“We follow our mother’s recipe. We taste it all the time because she never used measuring tools. We will give ourselves some time to get the hang of it. Later on, we may offer a course. I don’t know how long the business will last but I don’t want it to disappear,” she said.
The shop does not offer dine-in service and the pandemic has reduced the number of walk-in customers. Online food delivery can make up for the losses but it does not allow customers to experience the shop in the flesh.
“In the past, customers came here to interact with our mother,” she added.
Sarisa Saetang and her sister are now heir to Ji Seng Heng which has offered Teochew braised duck in Yaowarat for over 60 years.
Unfaltering fan support
Nevertheless, one restaurant has been able to survive the rough ride. Jae Jook has sold yentafo (pink noodle soup) in Samut Prakan’s Paknam for over 30 years. It also offers stewed pork leg on rice.
Jarunee Suetrong and her sister inherited the restaurant from their mother, who would wake up early every morning to prepare pink sauce, chilli paste, and the condiments. They planned to continue the business 10 years ago.
“At the time, I learned the recipe and cooked alongside my mother. Five years later, she took a break. Today, she is no more but her name remains. We will keep on with the tradition,” she said.
Jarunee said her restaurant is a household name in Paknam. It attracts customers of all ages, some of whom have been fans since they were students. At first, she thought they would stop coming after her mother died of the coronavirus. However, they continue to show unwavering support.
Jarunee Suetrong and her sister took over the family-owned business which has served pink noodle soup and stewed pork leg on rice in Samut Prakan’s Paknam for over 30 years. (Photo by courtesy of Jae Jook)
“When the pandemic subsides, our eatery will have more staff. I plan to offer rice roll noodles with brown broth. It is another recipe from my mother,” she said.
Jarunee said online food delivery helped amid the government’s ban on dine-in service. Surprisingly, customers outside the neighbourhood, such as Samrong, Bangna, and Phra Pradaeng, ordered the food also.
“With restrictions now easing, people show up in small groups for safety,” she added.
Impact on cultural heritage
Asst Prof Aphilak Kasempholkoon, a lecturer at Mahidol University’s Faculty of Liberal Arts, said recipes that have been passed down for generations can be classified as intangible cultural heritage. Coined by the United Nations Education, Scientific and Cultural Organisation, the term covers knowledge, skills, practices transmitted intergenerationally.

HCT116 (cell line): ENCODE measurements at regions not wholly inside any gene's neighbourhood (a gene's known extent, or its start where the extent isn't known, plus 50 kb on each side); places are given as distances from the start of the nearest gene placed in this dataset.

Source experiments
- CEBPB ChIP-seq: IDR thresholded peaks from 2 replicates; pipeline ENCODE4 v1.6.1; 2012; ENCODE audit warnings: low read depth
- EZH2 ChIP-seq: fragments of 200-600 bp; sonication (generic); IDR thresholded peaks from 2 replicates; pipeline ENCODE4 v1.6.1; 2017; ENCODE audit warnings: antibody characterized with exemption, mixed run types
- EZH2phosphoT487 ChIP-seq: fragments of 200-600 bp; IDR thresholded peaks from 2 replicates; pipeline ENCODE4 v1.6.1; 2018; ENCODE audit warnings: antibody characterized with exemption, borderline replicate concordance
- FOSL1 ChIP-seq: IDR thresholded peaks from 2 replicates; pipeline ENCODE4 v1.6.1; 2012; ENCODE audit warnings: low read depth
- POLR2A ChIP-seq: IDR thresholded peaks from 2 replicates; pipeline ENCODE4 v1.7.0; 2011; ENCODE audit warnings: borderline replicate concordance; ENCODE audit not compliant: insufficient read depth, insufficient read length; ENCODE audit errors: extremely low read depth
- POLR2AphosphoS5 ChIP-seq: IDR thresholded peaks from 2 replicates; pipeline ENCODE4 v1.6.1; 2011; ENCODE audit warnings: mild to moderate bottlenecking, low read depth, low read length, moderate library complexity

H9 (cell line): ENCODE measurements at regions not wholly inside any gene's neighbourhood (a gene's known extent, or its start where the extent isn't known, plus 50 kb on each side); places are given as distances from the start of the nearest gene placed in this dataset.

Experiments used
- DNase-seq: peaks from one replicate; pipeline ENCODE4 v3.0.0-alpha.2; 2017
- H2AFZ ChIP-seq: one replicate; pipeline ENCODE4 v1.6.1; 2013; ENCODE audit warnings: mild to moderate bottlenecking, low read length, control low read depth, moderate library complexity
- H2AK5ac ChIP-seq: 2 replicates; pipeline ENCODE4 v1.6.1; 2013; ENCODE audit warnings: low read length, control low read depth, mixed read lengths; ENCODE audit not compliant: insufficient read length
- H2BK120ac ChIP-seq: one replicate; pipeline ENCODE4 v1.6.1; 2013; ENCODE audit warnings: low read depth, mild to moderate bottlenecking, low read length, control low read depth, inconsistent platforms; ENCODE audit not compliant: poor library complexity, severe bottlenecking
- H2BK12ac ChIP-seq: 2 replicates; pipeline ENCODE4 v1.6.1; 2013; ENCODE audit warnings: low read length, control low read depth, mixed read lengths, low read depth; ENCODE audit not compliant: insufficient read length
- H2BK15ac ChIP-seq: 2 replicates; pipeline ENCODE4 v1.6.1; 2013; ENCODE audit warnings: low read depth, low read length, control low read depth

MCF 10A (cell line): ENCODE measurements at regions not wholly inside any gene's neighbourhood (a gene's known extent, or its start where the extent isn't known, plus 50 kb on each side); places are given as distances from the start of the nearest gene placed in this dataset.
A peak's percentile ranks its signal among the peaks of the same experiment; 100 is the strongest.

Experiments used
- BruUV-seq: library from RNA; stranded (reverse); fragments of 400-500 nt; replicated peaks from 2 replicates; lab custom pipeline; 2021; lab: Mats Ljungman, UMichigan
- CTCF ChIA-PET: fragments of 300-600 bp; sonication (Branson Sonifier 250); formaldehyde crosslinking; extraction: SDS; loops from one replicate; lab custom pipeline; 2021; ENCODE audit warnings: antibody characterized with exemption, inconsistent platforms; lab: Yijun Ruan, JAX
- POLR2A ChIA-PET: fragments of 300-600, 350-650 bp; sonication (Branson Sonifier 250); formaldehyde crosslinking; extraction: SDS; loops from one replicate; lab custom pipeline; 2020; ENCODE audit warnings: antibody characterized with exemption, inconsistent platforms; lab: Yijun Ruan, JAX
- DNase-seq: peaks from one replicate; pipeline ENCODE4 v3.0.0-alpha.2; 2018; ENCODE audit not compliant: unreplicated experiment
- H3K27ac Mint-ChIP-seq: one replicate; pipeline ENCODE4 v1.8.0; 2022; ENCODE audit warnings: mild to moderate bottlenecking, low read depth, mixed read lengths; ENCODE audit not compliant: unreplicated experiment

“It may not be authentic but it must retain its identity. The question is whether these recipes will continue to exist. If descendants inherit them, they will likely survive. However, rebuilding trust or brand loyalty takes time. They may follow the same recipe but customers feel different,” he said.
Aphilak said successors must go through this transitional period, which is what their parents faced in those days but they will eventually find their way through trial and error.
Adulwitch Tangsupmanee inherited Ouan Pochana, which has served guay jub (rolled rice noodle soup) in Yaowarat for over 50 years.
“There is opportunity in every crisis. They can use legacies to develop new products and follow different paths,” he said.
Besides the pandemic, gentrification has made an impact on local culture. These legendary restaurants have witnessed a lot of change. Some refuse to adapt while others venture into uncharted territory.
Aphilak opted for the middle path where one moves forward without forgetting its root. He cited an example of shops and restaurants in Yaowarat that compromise by adopting the retro style but ensure sanitary standards.
“It must retain identity, but not necessarily in the same way,” he added.Internet Explorer Channel Network